Much of the value AI is delivering today, however, is far removed from the dare-I-say-sexy AI activities described above. No, most of the buzz is around AI (or machine learning, or deep learning, or cognitive) systems humming away behind the scenes crunching, say, every tweet on Twitter and triangulating that against weather a myriad of other data points to provide corporations with analytic insights to inform and power their product and services offerings. That’s one of the many things IBM Watson is busy doing. One Wall Street firm is saving millions of dollars annually by using AI to scan and interpret its massive internal knowledgebase to instantly select optimal investment options for clients, plus the documents and forms its team needs to put those investment choices into action. Sentieo’s AI-driven solutions analyze millions of SEC filings, transcripts, and presentations to find crucial information on any ticker and retrieve all mentions of key information in seconds. AI is hard at work at Airbnb, Amazon, Facebook, Google, Netflix, Pandora, Spotify, Tesla, and Uber; at Bristol Myers Squibb; in the large and growing stable of Slackbots; and in countless other places, accessing and triangulating breathtaking amounts of data and spitting out instant recommendations or reservations.

Those last points are crucial. A structural shift is under way. AI cuts through the clutter to provide not endless pages of results to wade through, but with specific recommendations tailored to you as the seeker of knowledge—or simply as the seeker of where to find the best Chicago-style pizza while away from home on a business trip. (Which is not to admit, certainly not in print, that I have not supplemented my normal whole-foods, plant-based, no-meat-or-dairy nutrition by indulging in such a cheesy, guilty pleasure. I present it merely for illustration.) The key construct: AI-driven systems present either the single best solution or a tight shortlist of best-fit solutions.

AI also means not having to search

Another way AI diverges from search is that part of the value AI is that it presents you with choices (or content, or opportunities) you didn’t ask for—that you didn’t have to ask for. That predictive capability is a clear differentiator. Search is reactive; the system reacts to your query.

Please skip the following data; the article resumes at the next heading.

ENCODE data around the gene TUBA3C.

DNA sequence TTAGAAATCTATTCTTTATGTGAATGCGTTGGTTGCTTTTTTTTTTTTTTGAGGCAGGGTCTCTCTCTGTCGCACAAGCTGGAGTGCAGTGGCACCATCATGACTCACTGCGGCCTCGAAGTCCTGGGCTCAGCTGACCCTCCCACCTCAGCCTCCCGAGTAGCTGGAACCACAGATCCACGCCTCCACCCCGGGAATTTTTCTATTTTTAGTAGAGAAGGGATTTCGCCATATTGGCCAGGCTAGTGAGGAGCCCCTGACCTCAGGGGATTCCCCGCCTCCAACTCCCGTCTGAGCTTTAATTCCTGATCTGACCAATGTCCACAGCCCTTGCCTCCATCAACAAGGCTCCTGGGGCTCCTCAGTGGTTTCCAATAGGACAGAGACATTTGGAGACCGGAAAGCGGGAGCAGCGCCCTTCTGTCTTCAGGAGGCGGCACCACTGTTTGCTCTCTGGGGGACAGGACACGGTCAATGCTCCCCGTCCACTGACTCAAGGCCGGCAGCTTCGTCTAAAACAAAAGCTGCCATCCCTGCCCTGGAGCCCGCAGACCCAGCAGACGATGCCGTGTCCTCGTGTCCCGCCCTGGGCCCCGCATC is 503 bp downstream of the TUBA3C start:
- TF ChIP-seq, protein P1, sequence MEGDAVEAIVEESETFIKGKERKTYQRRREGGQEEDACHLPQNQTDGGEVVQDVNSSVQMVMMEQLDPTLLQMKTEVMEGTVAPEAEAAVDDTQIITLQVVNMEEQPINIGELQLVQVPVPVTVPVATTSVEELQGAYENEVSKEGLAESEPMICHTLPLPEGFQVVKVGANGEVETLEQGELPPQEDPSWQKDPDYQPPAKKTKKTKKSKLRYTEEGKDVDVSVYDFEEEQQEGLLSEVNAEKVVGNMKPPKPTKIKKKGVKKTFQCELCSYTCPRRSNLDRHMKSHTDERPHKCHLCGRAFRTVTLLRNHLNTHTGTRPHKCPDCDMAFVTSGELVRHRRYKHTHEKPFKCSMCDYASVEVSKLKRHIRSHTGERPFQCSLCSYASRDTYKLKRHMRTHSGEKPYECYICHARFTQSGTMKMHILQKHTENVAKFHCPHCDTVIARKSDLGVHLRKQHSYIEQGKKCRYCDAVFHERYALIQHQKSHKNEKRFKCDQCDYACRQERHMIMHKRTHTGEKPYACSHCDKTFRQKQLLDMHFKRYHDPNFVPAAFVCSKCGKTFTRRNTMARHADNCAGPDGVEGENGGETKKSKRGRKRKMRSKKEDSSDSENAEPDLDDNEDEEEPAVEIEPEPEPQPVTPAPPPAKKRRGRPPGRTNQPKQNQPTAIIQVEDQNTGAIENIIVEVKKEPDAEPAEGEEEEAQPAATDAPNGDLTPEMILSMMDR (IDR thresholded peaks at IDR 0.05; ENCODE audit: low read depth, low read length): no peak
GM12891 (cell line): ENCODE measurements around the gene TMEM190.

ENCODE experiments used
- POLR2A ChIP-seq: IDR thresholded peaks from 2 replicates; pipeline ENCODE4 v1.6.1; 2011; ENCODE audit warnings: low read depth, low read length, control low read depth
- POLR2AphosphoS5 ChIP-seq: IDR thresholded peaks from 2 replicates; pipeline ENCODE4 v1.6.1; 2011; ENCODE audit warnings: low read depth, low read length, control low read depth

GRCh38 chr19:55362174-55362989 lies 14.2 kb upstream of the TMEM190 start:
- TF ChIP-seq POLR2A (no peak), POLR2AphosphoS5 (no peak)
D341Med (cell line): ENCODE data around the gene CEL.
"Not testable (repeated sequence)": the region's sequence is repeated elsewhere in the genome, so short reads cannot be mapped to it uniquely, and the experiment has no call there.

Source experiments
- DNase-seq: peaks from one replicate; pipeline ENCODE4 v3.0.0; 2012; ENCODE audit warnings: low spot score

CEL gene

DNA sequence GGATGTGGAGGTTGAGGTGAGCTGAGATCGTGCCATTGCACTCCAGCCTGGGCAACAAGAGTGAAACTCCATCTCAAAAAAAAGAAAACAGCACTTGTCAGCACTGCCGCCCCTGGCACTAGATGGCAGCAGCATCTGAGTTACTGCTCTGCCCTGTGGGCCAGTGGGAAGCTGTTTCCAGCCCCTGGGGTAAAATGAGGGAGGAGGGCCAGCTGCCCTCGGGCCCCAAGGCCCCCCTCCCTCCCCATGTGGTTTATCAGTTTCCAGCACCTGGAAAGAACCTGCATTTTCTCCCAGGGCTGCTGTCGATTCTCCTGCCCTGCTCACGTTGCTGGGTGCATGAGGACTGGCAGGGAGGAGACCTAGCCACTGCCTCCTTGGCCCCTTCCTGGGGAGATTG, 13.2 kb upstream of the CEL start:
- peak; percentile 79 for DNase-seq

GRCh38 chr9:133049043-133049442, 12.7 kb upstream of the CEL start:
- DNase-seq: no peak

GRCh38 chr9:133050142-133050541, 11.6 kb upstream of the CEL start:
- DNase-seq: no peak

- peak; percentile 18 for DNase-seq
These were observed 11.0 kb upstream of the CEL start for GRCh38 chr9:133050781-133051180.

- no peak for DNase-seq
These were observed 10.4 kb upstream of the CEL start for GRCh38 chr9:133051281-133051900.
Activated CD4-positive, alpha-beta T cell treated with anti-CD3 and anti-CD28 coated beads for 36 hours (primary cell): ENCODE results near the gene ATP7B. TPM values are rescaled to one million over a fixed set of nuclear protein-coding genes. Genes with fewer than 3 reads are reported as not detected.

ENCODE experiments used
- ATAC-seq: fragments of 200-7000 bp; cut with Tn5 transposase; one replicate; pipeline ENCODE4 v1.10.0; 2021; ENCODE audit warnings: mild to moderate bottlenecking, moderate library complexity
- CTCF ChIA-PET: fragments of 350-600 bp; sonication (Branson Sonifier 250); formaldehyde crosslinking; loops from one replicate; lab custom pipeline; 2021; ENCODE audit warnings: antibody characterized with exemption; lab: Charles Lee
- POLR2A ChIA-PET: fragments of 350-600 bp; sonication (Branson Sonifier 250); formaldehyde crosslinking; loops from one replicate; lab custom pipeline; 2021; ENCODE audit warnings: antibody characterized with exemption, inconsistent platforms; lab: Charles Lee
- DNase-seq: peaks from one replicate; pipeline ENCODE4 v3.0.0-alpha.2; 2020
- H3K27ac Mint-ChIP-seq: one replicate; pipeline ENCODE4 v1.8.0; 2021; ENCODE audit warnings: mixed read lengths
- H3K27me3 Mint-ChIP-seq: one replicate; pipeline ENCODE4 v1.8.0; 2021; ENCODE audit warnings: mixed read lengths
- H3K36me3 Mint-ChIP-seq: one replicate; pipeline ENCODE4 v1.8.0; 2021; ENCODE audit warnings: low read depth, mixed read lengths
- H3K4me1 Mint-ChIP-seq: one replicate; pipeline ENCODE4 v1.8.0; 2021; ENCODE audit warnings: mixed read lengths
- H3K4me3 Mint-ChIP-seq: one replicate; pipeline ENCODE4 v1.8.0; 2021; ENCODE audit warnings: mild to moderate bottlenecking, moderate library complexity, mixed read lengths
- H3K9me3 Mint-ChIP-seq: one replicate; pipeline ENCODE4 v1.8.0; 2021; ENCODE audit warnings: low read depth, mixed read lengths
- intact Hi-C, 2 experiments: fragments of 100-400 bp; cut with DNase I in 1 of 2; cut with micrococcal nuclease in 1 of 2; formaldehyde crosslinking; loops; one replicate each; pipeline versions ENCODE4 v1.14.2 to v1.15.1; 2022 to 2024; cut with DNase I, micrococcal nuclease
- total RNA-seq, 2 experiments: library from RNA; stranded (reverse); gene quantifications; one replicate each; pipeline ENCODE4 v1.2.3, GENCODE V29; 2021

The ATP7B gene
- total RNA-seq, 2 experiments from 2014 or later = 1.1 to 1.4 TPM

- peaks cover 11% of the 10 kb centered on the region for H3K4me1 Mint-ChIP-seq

AI, if properly trained and implemented, is proactive.

Does the rapid growth of AI mean that search has failed us? Not necessarily. AI is taking everything we love about search to the next level—and extending it into every touchpoint between the human and digital worlds.

Now let me say this about that

AI’s ability to cut through the clutter, to present not page after of page of search results for the seeker to ponder, but one best answer, or a shortlist of best solutions, is truly transcendent. A quiet voice in a corner of my consciousness says, however, that we should also proceed with caution. A world where the range of available choices in virtually every situation is defined by (which is to say, limited by) the AI algorithms presenting the choices—and thus defined by the knowledge, thoughts, proclivities, attitudes, opinions and perhaps even the politics of those developing those algorithms—could be a chilling new world.

Part of the magic of big data is, and hopefully always will be, the ability to analyze all of the raw data—not summarized data, or a curated subset—to obtain the analytic insights you need. To the extent that we collectively empower AI to decide what choices to present to us, we need to build in checks and balances that let us go back and get a taste of the raw data if we don’t like what’s on the AI menu.

What are your thoughts on the implications of AI on search and life? Let the games (er, discussion) begin.